For the first time, I felt seen.
But more than that, Trixie is a hero. She rides horses, skulks around in the woods and catches real criminals. Even though her friends include Diana Lynch, a purple-eyed girl supposedly modeled after Elizabeth Taylor in National Velvet, and tall, slim heiress, Honey Wheeler, Trixie is the star. She even has the best boyfriend — redheaded millionaire cutie, Jim Frayne.
I learned that fat people could be heroes.
But it was a lesson that I mostly forgot as I headed into adulthood and, once again, fat characters were few and far between. My favorite novel as a high school student was Jurassic Park. I still love Michael Crichton’s book for its thrills and chills, but the novel’s villain, Dennis Nedry, might be one of most stereotype-laden fat characters in contemporary literature. He’s fat, his work area is sloppy and littered with candy bar wrappers, he’s lazy, clumsy and wants to extort his employer for more money. Of everyone shown working in the Jurassic Park office, Nedry has learned the least about the dinosaurs at the park. He’s the only character in the book who enjoys eating. When he leaves to execute his inept scheme, his excuse is that he wants a Coke.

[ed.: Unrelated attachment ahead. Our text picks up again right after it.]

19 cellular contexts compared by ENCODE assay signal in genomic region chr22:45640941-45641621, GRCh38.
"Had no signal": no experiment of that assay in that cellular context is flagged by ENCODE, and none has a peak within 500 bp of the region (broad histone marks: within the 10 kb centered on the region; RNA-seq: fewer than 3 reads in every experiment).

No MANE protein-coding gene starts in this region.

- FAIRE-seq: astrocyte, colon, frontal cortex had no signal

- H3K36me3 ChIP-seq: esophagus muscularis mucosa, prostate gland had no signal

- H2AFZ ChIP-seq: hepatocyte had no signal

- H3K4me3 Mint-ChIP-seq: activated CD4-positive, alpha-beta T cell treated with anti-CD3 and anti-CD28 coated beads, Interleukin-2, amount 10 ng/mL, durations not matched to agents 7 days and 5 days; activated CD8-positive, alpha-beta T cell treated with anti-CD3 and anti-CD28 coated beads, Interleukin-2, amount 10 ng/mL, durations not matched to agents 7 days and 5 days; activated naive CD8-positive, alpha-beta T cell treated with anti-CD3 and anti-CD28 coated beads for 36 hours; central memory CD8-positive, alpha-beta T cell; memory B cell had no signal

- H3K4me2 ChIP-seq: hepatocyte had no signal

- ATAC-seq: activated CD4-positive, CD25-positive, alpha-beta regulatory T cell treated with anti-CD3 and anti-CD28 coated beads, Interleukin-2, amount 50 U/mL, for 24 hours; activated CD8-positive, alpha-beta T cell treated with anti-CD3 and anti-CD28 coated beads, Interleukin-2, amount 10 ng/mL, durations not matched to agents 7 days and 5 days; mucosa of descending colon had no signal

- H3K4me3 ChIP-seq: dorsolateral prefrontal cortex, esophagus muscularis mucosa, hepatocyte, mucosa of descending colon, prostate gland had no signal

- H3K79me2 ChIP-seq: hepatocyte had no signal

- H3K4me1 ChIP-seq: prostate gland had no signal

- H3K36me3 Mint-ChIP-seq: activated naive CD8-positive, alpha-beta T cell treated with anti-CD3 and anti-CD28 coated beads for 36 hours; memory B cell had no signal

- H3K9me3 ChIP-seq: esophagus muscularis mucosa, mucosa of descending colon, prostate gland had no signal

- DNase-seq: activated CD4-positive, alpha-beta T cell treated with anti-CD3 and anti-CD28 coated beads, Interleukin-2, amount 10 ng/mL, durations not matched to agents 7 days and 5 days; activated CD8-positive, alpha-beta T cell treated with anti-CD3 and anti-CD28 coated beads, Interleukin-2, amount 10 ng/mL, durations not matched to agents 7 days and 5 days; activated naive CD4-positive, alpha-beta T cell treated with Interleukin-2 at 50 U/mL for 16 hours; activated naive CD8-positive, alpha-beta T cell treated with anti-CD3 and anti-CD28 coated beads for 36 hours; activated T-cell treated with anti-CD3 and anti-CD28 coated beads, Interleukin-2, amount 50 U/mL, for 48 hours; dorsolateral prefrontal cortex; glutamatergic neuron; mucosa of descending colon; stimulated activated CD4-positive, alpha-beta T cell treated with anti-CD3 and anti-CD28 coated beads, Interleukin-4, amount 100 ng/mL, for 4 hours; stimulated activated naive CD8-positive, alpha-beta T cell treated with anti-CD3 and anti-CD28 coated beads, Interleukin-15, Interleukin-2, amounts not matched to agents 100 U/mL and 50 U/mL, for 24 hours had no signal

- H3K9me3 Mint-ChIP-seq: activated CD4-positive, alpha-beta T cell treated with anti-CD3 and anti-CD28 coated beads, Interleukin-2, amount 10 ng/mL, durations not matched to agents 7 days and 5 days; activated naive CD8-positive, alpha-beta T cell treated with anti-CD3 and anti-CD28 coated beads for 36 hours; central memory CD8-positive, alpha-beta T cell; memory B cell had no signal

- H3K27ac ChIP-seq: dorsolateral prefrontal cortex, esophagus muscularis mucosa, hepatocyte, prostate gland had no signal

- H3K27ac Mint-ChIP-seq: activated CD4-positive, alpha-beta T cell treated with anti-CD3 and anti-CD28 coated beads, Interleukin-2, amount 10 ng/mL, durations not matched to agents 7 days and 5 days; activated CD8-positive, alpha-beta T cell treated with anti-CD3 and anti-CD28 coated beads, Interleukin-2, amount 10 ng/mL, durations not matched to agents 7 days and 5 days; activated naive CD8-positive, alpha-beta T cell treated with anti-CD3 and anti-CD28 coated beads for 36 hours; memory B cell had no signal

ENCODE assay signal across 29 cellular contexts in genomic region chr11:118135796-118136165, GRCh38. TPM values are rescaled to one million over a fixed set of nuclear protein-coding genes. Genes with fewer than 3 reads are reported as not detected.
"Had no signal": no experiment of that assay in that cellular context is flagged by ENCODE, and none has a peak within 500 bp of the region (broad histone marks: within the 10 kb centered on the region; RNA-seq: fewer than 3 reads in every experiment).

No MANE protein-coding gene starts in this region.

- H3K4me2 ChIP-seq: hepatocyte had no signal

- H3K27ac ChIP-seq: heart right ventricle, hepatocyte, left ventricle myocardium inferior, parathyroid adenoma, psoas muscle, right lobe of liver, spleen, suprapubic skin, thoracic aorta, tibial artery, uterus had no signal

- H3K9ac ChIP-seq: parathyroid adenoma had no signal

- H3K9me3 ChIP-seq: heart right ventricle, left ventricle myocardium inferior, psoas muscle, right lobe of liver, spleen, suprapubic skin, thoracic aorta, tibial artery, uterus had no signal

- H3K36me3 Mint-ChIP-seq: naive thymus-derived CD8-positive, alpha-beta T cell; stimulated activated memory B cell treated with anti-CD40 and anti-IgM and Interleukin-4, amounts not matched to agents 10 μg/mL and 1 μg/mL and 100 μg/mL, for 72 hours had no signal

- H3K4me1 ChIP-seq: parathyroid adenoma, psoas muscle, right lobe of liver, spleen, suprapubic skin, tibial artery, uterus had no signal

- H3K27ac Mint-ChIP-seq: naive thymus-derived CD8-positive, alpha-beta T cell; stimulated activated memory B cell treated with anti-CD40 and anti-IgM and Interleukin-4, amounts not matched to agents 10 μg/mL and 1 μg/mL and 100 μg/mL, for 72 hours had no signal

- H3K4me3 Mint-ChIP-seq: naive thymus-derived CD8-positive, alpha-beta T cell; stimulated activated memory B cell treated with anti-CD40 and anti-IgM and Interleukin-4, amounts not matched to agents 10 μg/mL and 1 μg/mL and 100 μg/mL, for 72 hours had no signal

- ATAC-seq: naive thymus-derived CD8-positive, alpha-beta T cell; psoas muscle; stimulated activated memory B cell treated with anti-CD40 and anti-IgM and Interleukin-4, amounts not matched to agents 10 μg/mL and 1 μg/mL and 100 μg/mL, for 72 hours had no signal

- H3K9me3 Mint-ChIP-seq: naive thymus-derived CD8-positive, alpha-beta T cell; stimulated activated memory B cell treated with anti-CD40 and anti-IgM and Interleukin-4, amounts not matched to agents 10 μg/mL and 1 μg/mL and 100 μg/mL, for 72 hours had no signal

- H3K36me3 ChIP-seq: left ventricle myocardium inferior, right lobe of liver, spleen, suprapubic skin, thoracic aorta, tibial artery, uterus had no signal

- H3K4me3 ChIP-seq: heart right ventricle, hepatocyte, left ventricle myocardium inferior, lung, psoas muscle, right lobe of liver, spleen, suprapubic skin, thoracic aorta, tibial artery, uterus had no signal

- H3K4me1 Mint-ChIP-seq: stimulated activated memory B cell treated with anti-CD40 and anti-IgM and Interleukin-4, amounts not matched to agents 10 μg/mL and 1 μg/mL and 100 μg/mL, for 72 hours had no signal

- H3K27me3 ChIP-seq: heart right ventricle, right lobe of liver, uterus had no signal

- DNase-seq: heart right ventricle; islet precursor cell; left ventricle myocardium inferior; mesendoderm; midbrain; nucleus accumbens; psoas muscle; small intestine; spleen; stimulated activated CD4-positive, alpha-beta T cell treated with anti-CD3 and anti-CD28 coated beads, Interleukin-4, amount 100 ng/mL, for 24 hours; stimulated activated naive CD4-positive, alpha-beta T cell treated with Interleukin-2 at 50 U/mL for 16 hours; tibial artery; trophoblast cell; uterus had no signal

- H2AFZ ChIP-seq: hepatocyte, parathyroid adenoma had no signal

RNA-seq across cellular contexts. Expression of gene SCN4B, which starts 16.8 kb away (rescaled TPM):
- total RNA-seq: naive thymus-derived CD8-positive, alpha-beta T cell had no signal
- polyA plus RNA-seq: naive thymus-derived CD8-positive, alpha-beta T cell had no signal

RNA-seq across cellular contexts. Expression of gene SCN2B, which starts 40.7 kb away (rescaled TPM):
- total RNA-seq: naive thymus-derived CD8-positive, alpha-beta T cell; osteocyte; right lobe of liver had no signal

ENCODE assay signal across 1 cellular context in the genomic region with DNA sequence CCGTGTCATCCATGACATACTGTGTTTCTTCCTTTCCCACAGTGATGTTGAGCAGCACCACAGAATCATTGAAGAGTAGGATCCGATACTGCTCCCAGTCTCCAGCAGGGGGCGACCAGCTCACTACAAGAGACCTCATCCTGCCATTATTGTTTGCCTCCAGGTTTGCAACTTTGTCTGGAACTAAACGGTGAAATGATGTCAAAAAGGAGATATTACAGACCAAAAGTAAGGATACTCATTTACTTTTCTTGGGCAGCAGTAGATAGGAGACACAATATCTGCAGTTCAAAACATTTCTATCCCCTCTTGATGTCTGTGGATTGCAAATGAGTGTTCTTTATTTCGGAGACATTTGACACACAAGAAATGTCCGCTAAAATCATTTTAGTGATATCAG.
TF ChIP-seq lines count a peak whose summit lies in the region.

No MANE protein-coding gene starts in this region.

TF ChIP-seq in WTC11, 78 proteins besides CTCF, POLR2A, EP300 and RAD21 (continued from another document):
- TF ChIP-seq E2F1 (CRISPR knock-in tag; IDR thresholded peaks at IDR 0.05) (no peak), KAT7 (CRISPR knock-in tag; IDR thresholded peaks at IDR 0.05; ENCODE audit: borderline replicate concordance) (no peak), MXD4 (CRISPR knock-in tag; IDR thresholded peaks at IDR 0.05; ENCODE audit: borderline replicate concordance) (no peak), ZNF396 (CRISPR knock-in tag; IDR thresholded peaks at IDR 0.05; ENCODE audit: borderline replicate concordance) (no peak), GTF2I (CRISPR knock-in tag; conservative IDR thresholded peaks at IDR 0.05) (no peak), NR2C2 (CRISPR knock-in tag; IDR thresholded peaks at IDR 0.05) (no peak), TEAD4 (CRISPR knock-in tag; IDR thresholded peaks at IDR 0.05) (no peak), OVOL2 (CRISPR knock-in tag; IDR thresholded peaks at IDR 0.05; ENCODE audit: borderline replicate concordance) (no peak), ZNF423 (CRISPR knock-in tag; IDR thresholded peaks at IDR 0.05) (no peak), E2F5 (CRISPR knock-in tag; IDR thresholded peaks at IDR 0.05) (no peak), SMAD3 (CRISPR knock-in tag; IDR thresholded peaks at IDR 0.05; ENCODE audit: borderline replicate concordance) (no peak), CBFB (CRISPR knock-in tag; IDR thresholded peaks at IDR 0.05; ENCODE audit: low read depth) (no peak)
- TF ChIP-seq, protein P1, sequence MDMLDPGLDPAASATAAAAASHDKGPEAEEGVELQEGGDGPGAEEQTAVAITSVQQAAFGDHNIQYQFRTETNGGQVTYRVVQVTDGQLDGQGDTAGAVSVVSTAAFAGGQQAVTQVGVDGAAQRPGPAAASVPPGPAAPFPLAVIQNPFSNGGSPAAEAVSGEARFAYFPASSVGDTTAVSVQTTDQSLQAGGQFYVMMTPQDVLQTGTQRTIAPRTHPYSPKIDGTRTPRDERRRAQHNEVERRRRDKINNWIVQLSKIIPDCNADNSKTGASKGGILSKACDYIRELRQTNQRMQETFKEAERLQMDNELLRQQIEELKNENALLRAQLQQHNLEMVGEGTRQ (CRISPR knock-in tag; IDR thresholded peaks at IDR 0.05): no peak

In that context, it was hard for me to imagine myself as a successful writer, let alone a hero. For many years, I let my dream of being a published novelist languish unfulfilled. I pursued a career as a graphic designer, working behind-the-scenes in the professional beauty industry.
In that context, it was hard for me to imagine myself as a successful writer, let alone a hero.
In a nod to that fact that I’d internalized some fat stereotypes over the years, the heroine of my debut young adult novel, Fat Girl on a Plane, Cookie Vonn, was born a sidekick. She started out as the plucky, snarky, fashionista BFF of a teen detective in a Hawaiian murder mystery that was my first project when I returned to writing. To me, this approach seemed to follow the unspoken rules.
My writer friends weren’t impressed by my detective’s attempts to find her mother’s killer but they kept feeding me notes like, “This character Cookie is awesome,” and “I’d read a whole book about Cookie.” I was honestly on the verge of giving up again when a personal experience changed my perspective.